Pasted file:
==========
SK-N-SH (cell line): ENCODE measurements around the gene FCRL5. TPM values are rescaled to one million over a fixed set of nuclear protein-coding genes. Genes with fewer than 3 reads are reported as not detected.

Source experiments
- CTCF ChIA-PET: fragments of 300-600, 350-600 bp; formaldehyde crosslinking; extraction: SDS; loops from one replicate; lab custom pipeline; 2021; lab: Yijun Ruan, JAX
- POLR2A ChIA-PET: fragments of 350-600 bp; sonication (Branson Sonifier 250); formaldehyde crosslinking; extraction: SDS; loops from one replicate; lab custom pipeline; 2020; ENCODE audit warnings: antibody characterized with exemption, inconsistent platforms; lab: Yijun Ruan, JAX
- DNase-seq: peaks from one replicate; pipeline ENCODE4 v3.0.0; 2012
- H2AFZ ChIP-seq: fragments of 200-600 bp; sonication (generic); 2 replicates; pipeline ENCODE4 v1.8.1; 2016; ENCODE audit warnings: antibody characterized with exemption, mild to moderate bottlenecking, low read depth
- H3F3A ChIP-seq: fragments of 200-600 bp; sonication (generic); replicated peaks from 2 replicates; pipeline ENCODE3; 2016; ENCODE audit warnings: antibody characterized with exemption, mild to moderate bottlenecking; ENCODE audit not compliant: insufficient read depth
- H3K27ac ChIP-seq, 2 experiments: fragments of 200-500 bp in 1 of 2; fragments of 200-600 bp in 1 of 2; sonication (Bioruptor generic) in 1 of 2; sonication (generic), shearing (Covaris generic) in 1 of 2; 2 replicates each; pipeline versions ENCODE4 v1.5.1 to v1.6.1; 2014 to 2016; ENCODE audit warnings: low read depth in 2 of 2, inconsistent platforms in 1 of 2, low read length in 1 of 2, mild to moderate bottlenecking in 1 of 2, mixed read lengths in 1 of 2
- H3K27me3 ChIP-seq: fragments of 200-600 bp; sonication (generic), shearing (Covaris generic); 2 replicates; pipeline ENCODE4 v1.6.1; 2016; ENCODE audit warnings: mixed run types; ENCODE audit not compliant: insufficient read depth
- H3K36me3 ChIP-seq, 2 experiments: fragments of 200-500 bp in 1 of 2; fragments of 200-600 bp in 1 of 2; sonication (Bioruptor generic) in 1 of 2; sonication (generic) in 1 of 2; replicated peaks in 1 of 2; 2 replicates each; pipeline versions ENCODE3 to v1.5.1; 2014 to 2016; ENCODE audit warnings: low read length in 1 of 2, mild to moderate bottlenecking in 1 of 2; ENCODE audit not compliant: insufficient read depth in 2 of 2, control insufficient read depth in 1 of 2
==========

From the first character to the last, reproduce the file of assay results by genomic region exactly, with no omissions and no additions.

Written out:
SK-N-SH (cell line): ENCODE measurements around the gene FCRL5. TPM values are rescaled to one million over a fixed set of nuclear protein-coding genes. Genes with fewer than 3 reads are reported as not detected.

Source experiments
- CTCF ChIA-PET: fragments of 300-600, 350-600 bp; formaldehyde crosslinking; extraction: SDS; loops from one replicate; lab custom pipeline; 2021; lab: Yijun Ruan, JAX
- POLR2A ChIA-PET: fragments of 350-600 bp; sonication (Branson Sonifier 250); formaldehyde crosslinking; extraction: SDS; loops from one replicate; lab custom pipeline; 2020; ENCODE audit warnings: antibody characterized with exemption, inconsistent platforms; lab: Yijun Ruan, JAX
- DNase-seq: peaks from one replicate; pipeline ENCODE4 v3.0.0; 2012
- H2AFZ ChIP-seq: fragments of 200-600 bp; sonication (generic); 2 replicates; pipeline ENCODE4 v1.8.1; 2016; ENCODE audit warnings: antibody characterized with exemption, mild to moderate bottlenecking, low read depth
- H3F3A ChIP-seq: fragments of 200-600 bp; sonication (generic); replicated peaks from 2 replicates; pipeline ENCODE3; 2016; ENCODE audit warnings: antibody characterized with exemption, mild to moderate bottlenecking; ENCODE audit not compliant: insufficient read depth
- H3K27ac ChIP-seq, 2 experiments: fragments of 200-500 bp in 1 of 2; fragments of 200-600 bp in 1 of 2; sonication (Bioruptor generic) in 1 of 2; sonication (generic), shearing (Covaris generic) in 1 of 2; 2 replicates each; pipeline versions ENCODE4 v1.5.1 to v1.6.1; 2014 to 2016; ENCODE audit warnings: low read depth in 2 of 2, inconsistent platforms in 1 of 2, low read length in 1 of 2, mild to moderate bottlenecking in 1 of 2, mixed read lengths in 1 of 2
- H3K27me3 ChIP-seq: fragments of 200-600 bp; sonication (generic), shearing (Covaris generic); 2 replicates; pipeline ENCODE4 v1.6.1; 2016; ENCODE audit warnings: mixed run types; ENCODE audit not compliant: insufficient read depth
- H3K36me3 ChIP-seq, 2 experiments: fragments of 200-500 bp in 1 of 2; fragments of 200-600 bp in 1 of 2; sonication (Bioruptor generic) in 1 of 2; sonication (generic) in 1 of 2; replicated peaks in 1 of 2; 2 replicates each; pipeline versions ENCODE3 to v1.5.1; 2014 to 2016; ENCODE audit warnings: low read length in 1 of 2, mild to moderate bottlenecking in 1 of 2; ENCODE audit not compliant: insufficient read depth in 2 of 2, control insufficient read depth in 1 of 2